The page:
If you are a Black woman in the US, your risk of breast cancer, especially more aggressive breast cancer, and breast cancer at young ages, may be higher than other people’s risk. This means that screening for early detection of disease and being aware of breast cancer danger signs is especially important among Black women.
Routine screening is essential, but overall breast health awareness means that you should promptly report any new breast symptoms to your physician, regardless of when your most recent was performed and regardless of your age. Mammograms are not perfect and some cancers will be invisible on these breast imaging studies. Examples of such include a new lump in the breast or underarm; changes in the skin appearance of your breast, or a bloody nipple discharge.
Ask your doctor about factors that affect your risk and lifestyle changes or other steps that can lower your risk.
Talk with your relatives about your family history of cancer and speak with your doctor or a genetic counselor about referral for genetic testing.
Ask your healthcare professional about recommended screening and prevention options based on your age and risk for breast cancer. If you do not have health insurance or your health plan doesn’t cover the recommended screenings, explore national and local programs that provide access to low-cost mammograms or breast screening MRIs.
If you have been diagnosed with breast cancer, it’s important to make sure that you are offered guideline-recommended care given your and type of cancer. Obtain a copy of your medical records and consider getting a second opinion on your diagnosis and treatment plan. Ask your doctor about treatment clinical trials for which you may be eligible.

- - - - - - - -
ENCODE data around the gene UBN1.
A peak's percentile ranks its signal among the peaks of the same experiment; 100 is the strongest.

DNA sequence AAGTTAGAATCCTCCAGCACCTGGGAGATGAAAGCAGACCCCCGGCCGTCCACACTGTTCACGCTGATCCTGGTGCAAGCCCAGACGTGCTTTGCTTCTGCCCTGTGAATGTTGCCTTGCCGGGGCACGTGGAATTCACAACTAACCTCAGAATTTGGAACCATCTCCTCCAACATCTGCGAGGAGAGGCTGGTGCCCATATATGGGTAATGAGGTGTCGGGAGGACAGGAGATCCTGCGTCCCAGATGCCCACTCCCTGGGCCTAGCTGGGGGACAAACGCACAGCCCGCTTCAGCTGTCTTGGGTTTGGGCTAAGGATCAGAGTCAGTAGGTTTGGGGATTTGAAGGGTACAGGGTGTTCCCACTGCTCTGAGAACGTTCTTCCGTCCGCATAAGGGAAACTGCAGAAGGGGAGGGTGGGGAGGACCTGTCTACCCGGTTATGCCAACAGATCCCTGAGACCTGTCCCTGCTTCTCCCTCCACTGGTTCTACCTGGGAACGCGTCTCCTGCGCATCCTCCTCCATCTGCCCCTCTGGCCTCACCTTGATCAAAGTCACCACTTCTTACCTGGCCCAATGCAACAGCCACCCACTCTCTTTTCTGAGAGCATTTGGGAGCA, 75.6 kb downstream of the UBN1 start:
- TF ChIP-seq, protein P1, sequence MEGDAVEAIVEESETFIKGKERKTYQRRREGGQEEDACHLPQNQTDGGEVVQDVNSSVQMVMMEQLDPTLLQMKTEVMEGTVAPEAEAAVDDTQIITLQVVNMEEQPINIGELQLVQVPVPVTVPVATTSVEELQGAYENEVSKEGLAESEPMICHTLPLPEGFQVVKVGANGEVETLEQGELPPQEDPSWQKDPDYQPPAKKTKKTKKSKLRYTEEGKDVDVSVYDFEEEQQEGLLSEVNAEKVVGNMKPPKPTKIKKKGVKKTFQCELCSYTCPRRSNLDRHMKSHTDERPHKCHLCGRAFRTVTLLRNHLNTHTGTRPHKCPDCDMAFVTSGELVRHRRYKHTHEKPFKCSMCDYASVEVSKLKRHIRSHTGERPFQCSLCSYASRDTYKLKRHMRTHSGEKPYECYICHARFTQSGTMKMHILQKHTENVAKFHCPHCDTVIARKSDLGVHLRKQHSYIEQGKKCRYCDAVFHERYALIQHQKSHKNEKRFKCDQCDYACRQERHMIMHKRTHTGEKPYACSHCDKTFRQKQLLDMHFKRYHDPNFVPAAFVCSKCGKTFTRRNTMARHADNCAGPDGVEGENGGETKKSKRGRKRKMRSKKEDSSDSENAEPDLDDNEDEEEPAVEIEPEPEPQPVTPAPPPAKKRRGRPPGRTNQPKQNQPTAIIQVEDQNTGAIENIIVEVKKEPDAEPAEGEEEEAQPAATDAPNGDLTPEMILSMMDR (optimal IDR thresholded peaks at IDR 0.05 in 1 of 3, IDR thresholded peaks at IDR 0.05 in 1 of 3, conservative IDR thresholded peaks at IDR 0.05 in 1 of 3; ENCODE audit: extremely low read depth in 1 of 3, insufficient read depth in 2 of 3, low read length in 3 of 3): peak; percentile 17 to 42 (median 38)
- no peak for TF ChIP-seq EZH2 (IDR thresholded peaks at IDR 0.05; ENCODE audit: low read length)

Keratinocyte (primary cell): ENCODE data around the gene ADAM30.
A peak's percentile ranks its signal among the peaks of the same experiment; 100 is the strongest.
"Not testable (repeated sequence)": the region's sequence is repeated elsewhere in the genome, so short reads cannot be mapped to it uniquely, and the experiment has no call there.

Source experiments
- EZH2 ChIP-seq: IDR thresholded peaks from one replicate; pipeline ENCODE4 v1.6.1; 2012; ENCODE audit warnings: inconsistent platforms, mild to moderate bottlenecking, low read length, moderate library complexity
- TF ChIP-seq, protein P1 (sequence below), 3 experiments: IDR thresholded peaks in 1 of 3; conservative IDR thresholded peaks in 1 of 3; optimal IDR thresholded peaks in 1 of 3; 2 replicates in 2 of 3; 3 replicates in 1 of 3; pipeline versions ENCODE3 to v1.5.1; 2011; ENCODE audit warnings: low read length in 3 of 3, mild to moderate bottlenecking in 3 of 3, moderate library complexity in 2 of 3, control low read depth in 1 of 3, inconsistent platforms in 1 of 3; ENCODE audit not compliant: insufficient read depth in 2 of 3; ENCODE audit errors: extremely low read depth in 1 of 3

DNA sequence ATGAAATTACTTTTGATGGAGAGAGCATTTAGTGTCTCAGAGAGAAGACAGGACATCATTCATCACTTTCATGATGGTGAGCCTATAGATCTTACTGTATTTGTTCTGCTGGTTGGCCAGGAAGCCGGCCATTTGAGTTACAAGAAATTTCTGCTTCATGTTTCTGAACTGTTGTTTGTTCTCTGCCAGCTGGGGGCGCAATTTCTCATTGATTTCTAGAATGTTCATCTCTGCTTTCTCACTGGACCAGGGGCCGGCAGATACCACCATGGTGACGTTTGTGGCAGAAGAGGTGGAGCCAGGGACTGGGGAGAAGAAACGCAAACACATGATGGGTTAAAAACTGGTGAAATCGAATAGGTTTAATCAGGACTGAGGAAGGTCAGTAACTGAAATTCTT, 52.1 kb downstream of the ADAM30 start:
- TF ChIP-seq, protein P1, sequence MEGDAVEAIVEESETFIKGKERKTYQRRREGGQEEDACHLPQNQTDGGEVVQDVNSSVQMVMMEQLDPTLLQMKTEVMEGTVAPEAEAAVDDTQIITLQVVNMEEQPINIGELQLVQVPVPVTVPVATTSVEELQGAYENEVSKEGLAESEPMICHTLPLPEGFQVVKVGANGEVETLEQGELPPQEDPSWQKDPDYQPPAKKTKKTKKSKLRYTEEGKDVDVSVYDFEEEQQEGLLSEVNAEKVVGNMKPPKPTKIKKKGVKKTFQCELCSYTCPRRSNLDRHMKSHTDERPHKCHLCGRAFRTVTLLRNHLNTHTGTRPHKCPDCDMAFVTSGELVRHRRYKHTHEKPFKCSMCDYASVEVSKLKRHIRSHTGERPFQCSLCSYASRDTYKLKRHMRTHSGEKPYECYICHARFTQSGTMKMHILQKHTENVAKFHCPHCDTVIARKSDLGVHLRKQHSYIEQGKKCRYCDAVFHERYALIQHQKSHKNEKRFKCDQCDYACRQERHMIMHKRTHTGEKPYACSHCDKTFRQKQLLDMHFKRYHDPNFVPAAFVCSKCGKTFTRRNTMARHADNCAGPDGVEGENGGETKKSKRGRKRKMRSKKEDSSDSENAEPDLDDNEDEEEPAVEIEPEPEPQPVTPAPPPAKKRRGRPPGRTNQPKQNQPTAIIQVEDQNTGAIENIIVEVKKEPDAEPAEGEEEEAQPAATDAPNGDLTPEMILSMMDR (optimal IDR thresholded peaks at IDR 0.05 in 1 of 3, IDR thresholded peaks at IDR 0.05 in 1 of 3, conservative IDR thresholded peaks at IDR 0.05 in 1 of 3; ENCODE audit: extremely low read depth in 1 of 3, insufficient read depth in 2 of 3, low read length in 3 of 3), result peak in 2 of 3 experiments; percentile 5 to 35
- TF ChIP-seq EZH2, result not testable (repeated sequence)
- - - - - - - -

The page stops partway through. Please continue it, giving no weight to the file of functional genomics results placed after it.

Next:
Share your thoughts on this XRAY review by taking our brief survey.
American Cancer Association of Cancer Research, AACR Cancer Disparities Progress Report 2020.
Photo by Eye for Ebony on Unsplash.
This article is relevant for:
Black women in the US
This article is also relevant for:
People with breast cancer
People with triple negative breast cancer
Healthy people with average cancer risk
People newly diagnosed with cancer
Be part of XRAY:
The National Comprehensive Cancer Network breast screening guidelines recommend the following for women at average risk for breast cancer:
- ages 25-39:
- practice breast awareness
- clinical breast exam every 1-3 years
- risk assessment, including questions about family and personal medical history should be done during clinical exam to find high risk women who may need additional screening
- ages 40 and older:
- practice breast awareness
- yearly clinical breast exam
- risk assessment, including questions about family and personal medical history should be done during clinical exam to find high risk women who may need additional screening
- yearly - consider 3D mammograms if available.
- NCCN has a different set of guidelines for individuals who are determined to be at increased risk for breast cancer.